Leading up to Tuesday's Republican primary in Florida, Sen. John McCain sucked up to the 65-and-older crowd at The Villages retirement community by decrying the cost of prescription drugs. Mitt Romney went after the same age bracket by attacking the Arizona senator's Medicare voting record. Senior citizens are a political force in the Sunshine State: 3 million of Florida's 18.7 million residents are seniors, the densest concentration of elderly folk in the country. How'd Florida get to be so full of old people?
Good weather, effective marketing, low taxes, and a herd mentality. In the first half of the 20th century, the concept of moving to warmer climes upon retirement didn't really exist—seniors generally lived with relatives to conserve funds. But the advent of Social Security payments in 1940, as well as the post-World War II economic boom, made it possible for grannies to live independently. During this same period, real-estate developers were buying up land in Florida (one of the least populated states in the South) and trying to capitalize on the region's tropical climate. Boosters put together promotional videos touting the state as a "fountain of youth," which they screened all across the northern United States. Seniors, flush with their Social Security checks, were among those who heeded the call.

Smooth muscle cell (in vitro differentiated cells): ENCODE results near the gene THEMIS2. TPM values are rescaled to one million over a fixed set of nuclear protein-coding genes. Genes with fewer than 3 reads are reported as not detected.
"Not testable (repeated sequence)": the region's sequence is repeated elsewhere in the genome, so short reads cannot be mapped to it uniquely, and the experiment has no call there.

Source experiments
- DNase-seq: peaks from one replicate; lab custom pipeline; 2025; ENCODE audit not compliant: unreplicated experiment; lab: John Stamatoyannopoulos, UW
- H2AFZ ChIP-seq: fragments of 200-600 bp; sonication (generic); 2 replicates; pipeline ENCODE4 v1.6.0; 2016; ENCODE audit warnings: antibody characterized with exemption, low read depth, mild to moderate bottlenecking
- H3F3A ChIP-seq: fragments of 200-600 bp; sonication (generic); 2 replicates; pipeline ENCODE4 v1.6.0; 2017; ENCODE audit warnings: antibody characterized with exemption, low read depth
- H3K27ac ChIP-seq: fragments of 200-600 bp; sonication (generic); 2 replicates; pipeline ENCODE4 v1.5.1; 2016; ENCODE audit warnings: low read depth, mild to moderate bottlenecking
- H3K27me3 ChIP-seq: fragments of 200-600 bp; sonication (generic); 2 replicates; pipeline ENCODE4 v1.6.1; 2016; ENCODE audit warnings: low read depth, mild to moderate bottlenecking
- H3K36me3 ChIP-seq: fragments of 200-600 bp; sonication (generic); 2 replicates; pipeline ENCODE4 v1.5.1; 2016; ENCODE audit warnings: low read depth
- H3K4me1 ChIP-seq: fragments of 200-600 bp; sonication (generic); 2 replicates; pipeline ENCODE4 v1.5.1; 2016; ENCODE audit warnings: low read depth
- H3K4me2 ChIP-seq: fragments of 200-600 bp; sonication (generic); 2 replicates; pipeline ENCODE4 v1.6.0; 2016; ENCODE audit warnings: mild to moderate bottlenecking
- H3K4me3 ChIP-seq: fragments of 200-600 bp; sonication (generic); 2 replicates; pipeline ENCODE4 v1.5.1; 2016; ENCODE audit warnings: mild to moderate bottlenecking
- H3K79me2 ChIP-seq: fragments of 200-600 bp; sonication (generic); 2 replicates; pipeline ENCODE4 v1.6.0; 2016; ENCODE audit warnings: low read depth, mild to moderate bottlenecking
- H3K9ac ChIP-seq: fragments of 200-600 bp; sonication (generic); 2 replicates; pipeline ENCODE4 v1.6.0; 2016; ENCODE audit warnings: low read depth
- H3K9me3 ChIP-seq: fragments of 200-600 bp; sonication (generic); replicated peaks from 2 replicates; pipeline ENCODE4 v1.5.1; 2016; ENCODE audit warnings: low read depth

Florida also made economic sense for retirees: The cost of living was low, and the legislature did its best to make homeownership affordable. In 1934, Floridians approved the Homestead Exemption Amendment, which eased the burden on homeowners by exempting property taxes on the first $5,000 of a permanent residence. In 1980, the legislature boosted the exemption to $25,000.
At first, the elderly migrated to cities like Miami and St. Petersburg. But in the '60s, big development groups began building gated communities, which lured seniors with amenities such as golf courses and sewing classes. Like the postwar boosters, these developers have focused on marketing. (For example, the chiasmus "We give years to your life and life to your years" draws residents to Century Village.) Some cities, worried that too much gray hair could damage their reputations, helped along the exodus to gated communities by making urban living less geriatric-friendly. In St. Petersburg, for example, city administrators removed the green public benches that had lined the sidewalks, ostensibly for aesthetic reasons, but also because they were popular with tired seniors.
Word-of-mouth within northern communities helped solidify Florida's status as a retirement mecca. Before air travel became customary, pioneering New Yorkers took Interstate 95 straight to Miami, and Midwesterners took Interstate 75 to Tampa. Then they'd brag about the high life to friends back home and set off a stampede. Demographers call this phenomenon "chain migration." It helps explain not only why Florida has remained so popular among retirees, but why (despite the ease of air travel) the state is still segmented according to northern geography, with New Yorkers in Palm Beach County and Detroiters in Naples.
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Explainer thanks Bob Leonard of Hillsborough Community College, Gary Mormino of the University of South Florida, and Thomas Rudczynski of Northwestern University.